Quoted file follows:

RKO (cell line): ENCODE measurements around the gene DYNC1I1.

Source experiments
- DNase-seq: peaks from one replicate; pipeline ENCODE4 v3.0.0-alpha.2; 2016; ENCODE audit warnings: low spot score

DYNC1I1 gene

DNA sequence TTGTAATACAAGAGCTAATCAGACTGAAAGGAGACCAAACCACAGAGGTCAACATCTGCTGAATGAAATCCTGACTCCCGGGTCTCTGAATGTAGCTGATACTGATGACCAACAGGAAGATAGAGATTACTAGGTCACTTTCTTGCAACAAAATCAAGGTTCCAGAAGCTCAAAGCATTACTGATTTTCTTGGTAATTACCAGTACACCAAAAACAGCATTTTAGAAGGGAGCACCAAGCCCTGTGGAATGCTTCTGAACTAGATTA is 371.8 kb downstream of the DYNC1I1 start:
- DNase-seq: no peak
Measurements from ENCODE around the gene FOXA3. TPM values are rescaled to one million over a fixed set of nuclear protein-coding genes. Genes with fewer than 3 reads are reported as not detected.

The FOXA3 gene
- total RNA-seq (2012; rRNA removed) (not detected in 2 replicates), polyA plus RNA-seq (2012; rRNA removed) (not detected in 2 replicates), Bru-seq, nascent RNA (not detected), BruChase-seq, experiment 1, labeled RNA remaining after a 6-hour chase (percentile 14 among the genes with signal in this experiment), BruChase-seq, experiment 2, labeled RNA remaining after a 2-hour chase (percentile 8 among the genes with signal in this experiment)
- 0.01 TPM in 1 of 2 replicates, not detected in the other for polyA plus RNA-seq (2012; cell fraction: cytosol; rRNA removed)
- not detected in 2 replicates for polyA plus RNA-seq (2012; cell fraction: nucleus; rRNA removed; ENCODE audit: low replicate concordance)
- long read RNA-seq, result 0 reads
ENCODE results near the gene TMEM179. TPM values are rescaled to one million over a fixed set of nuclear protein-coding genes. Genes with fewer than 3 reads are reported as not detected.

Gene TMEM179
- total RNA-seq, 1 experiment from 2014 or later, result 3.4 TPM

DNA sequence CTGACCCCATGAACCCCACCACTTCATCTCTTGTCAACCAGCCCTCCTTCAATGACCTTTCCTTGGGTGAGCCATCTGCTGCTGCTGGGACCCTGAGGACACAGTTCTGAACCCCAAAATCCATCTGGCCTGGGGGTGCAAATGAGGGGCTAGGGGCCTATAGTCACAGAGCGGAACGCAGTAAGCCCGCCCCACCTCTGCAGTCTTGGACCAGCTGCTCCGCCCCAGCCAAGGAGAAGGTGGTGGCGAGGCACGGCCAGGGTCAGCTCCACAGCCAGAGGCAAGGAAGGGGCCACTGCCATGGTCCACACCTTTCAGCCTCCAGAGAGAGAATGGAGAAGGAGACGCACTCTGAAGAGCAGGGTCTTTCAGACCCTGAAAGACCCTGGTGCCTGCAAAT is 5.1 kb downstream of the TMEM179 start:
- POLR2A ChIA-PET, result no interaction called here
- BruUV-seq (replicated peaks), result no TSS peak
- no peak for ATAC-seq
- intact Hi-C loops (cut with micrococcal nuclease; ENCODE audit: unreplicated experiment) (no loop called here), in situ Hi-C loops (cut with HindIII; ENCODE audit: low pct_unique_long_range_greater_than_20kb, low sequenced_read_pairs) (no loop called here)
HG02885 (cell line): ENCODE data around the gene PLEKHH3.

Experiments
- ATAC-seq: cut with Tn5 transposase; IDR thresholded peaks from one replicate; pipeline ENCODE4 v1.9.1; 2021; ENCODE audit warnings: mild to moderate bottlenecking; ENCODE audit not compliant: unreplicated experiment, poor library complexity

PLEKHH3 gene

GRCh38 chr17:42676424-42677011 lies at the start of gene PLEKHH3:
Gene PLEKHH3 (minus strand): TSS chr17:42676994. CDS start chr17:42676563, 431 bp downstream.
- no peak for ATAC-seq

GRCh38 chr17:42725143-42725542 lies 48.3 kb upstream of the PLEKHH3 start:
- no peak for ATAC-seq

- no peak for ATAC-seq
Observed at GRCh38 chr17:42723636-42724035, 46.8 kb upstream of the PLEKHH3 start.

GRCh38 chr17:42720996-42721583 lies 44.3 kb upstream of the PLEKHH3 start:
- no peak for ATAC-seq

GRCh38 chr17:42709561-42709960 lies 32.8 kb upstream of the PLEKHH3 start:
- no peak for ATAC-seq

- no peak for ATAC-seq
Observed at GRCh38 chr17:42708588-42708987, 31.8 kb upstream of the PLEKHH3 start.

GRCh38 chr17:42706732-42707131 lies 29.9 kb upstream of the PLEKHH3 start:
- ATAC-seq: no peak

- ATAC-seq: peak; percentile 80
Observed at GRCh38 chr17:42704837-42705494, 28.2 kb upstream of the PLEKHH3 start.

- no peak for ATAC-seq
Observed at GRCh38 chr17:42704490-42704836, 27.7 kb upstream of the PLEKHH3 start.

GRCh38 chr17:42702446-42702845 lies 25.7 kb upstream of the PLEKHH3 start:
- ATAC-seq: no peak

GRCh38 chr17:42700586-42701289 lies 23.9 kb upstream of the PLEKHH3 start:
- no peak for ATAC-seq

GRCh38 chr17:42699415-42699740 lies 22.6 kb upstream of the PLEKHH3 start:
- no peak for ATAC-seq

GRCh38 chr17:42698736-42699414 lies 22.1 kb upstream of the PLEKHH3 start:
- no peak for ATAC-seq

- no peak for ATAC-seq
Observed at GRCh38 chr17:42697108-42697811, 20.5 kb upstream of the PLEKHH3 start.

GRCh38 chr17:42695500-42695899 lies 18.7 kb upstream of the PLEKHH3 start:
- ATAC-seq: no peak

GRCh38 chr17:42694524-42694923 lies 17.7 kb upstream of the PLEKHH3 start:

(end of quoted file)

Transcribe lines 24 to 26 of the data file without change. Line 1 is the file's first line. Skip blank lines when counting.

PLEKHH3 gene

GRCh38 chr17:42676424-42677011 lies at the start of gene PLEKHH3:
Gene PLEKHH3 (minus strand): TSS chr17:42676994. CDS start chr17:42676563, 431 bp downstream.